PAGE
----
Back to Dan Christensen claiming this film was 95% accurate in the last chunk of the film… Now even that is a stretch. In the movie, Holloway (owner of the puppy mill) punches a UAPA member during the raid, he suffers a heart attack when seeing the “awful” conditions that his dogs are living in upon getting into rescue, and he faces a jury trial to deem whether or not the dogs were abused and neglected. None of this ever happened. Are you seeing a recurring theme here? Not much of this film is “based on a true story”. Now back to real life: 

Dan Christensen never went to trial, however there  were motion hearings over the course of several days that focused on the validity of the search and seizure warrant. While there was limited evidence, there was no jury; No one from the HSUS took the stand, and neither did Christensen. The only similarity between real life and film was that the warrant was thrown out and all charges were dropped because Quinn  the judge ruled that Quinn misled him  about the evidence used to obtain it. 

I want it to be stated more clearly…. These dogs were returned to the breeder because the warrant wasn’t obtained correctly NOT because the animals were being cared for and Christensen deserved them back. At the end of the article, I will post photos from Christensen’s puppy mill. They aren’t pretty, and I want to give our readers a chance to read the full article without fear of seeing them. 

The overall message of the film is “Learn the truth, investigate before you donate”, that phrase even pops up on the screen as the movie ends.  It isn’t hard to tell when you are watching “The Dog Lover” who the enemy is supposed to be. Protect the Harvest, who routinely attacks the HSUS in real life, created this propaganda film to attack them and other animal welfare organizations on the silver screen. Over and over again the UAPA employees and high-up executives are constantly talking about money, getting raises/promotions and openly discuss tinkering with footage to advance the case. This glaring attack makes it very easy to ignore the fact that Holloway (film) had over 100 dogs living in cages on their property, getting human contact twice a day when they are being fed. It is easy to see that the filmmakers are trying to subconsciously get the public to realize that large-scale dog breeding operations are humane.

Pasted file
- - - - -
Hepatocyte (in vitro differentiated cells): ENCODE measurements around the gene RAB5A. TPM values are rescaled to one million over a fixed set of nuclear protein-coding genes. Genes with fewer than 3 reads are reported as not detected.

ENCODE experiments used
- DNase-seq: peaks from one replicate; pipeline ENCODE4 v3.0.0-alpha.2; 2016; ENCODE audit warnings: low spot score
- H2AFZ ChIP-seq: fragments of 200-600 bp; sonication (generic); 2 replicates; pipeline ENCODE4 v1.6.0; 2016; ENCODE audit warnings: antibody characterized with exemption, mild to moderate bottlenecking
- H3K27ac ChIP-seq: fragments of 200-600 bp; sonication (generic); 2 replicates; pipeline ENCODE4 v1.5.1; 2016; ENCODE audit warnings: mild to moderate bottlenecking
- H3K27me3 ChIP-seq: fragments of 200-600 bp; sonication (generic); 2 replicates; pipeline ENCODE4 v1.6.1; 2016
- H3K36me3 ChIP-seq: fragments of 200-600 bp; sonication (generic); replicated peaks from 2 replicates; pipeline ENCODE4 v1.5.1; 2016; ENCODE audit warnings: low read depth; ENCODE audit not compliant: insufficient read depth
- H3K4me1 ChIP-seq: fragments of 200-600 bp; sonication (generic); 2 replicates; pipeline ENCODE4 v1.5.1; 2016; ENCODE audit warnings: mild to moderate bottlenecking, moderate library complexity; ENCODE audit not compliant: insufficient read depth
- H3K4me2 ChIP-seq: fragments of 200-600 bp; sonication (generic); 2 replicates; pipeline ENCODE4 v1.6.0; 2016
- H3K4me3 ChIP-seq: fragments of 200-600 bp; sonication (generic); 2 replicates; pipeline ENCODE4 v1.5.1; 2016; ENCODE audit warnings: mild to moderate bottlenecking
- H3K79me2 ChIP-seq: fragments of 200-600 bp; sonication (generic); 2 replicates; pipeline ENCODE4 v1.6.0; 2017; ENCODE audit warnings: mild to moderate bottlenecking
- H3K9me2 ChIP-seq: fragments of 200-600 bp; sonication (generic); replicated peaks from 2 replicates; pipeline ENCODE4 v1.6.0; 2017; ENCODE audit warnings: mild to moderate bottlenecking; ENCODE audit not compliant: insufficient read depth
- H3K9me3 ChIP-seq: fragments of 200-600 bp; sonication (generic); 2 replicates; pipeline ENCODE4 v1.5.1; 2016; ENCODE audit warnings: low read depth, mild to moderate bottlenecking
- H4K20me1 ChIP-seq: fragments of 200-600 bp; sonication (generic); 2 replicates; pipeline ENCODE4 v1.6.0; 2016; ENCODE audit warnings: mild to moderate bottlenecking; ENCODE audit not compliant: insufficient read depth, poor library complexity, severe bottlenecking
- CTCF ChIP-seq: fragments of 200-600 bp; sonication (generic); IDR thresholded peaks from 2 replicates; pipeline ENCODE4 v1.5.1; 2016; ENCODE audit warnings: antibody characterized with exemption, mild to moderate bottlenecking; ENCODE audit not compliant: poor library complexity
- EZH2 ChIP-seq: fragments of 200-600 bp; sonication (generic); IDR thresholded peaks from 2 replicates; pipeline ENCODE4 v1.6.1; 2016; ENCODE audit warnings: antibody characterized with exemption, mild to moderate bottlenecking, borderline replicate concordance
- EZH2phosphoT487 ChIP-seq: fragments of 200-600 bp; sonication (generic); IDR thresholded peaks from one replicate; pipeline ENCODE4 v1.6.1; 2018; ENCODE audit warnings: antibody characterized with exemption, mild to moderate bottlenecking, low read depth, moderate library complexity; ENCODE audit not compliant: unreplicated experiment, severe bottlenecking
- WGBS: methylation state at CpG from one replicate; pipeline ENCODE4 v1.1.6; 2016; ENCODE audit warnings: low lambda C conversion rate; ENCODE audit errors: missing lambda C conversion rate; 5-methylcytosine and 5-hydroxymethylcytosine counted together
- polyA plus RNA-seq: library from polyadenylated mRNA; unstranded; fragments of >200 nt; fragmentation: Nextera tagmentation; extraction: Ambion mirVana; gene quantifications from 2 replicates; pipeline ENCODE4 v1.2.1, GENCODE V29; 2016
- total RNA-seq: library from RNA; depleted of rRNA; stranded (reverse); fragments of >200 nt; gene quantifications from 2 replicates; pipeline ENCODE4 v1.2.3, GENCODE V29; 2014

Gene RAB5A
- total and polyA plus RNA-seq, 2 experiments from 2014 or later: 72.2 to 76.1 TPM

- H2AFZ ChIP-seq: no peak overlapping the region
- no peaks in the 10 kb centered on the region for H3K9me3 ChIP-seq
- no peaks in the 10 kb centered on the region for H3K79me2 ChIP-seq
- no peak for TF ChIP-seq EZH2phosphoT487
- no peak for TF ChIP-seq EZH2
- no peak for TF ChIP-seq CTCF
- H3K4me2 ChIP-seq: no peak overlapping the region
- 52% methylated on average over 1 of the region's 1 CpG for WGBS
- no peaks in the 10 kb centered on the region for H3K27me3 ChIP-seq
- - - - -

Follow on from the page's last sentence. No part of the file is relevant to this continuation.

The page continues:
So, there you have it. My unsolicited movie review in 1700 words. I hope this helped you realize that not every film that says “based on a true story” is, in fact, true. 

— Mindi Callison

Founder/President of Bailing Out Benji

An organization that works tirelessly to educate about puppy mills and rescue animals from all walks of life. 

——————- If you don’t want to see photos from ———————-

——————- the actual puppy mill, stop reading here. ——————–

A personal note from Mindi:

I want to end this article by saying that not all dog breeders are puppy mills. This is a fact that is hard for some people to accept. While you may not agree with breeding in general (which is your right),  a small, reputable breeder is a far cry from a puppy mill. And this is something that we must remember as animal advocates. There will always be members of the general public who insist on buying a puppy. It is our job to not only show them some adorable adoptable animals, but to  educate them on how to avoid purchasing from puppy mills. Demand #ShowMeTheMommy when buying, visit the facility, meet the parents, NEVER buy a puppy in a pet store and absolutely do not ever agree to meet a breeder offsite or have them ship to you. 

Here are photos taken the day of the raid on the Dan Christensen property. What do you think? Is he a reputable breeder like the film would have you believe?